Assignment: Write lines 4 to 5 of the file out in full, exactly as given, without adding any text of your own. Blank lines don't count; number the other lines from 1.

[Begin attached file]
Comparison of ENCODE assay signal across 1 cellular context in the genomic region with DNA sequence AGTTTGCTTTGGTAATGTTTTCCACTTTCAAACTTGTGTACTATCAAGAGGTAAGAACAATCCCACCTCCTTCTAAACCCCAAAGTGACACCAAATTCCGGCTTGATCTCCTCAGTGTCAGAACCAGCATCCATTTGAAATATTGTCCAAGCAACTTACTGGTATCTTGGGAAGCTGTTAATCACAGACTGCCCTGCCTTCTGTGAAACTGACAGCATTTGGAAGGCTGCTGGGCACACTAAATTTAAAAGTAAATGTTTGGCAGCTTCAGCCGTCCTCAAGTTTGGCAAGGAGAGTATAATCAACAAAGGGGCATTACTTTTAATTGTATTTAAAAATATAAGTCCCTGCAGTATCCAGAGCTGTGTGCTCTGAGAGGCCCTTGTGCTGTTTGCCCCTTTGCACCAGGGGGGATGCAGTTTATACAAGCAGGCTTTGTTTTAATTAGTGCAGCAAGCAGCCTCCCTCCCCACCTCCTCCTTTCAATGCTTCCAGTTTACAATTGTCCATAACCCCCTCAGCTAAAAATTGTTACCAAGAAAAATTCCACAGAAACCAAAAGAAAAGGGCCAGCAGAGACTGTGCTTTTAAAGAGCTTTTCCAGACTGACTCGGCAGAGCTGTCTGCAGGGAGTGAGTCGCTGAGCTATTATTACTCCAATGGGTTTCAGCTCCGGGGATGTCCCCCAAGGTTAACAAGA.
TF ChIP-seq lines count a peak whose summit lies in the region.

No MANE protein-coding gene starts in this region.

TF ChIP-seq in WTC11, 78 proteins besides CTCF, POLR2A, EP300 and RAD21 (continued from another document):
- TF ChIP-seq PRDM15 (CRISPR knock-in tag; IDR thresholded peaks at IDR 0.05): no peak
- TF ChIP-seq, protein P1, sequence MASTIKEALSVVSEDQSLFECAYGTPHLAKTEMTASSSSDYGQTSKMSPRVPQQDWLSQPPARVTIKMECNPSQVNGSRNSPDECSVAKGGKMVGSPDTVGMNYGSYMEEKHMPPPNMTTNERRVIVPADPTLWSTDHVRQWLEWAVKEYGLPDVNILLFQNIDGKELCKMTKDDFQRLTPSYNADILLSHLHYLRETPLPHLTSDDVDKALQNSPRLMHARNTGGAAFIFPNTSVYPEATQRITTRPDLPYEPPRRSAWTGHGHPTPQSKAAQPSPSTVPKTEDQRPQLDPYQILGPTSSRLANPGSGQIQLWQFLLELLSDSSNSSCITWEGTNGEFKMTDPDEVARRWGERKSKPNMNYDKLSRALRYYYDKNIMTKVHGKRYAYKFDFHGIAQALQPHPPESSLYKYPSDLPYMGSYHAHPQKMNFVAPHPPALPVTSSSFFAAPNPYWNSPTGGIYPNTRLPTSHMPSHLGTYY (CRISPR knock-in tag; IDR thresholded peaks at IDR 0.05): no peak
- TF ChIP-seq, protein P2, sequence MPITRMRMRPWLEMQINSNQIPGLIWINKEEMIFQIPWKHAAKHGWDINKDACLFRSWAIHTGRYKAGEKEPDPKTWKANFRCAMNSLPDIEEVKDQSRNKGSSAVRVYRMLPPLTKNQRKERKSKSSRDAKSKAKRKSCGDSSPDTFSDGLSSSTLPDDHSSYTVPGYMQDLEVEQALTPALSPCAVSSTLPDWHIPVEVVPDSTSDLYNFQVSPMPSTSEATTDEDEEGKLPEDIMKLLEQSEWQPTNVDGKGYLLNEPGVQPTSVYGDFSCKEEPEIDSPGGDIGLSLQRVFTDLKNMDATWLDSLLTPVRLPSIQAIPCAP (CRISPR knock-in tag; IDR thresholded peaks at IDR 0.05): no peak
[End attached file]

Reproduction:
TF ChIP-seq in WTC11, 78 proteins besides CTCF, POLR2A, EP300 and RAD21 (continued from another document):
- TF ChIP-seq PRDM15 (CRISPR knock-in tag; IDR thresholded peaks at IDR 0.05): no peak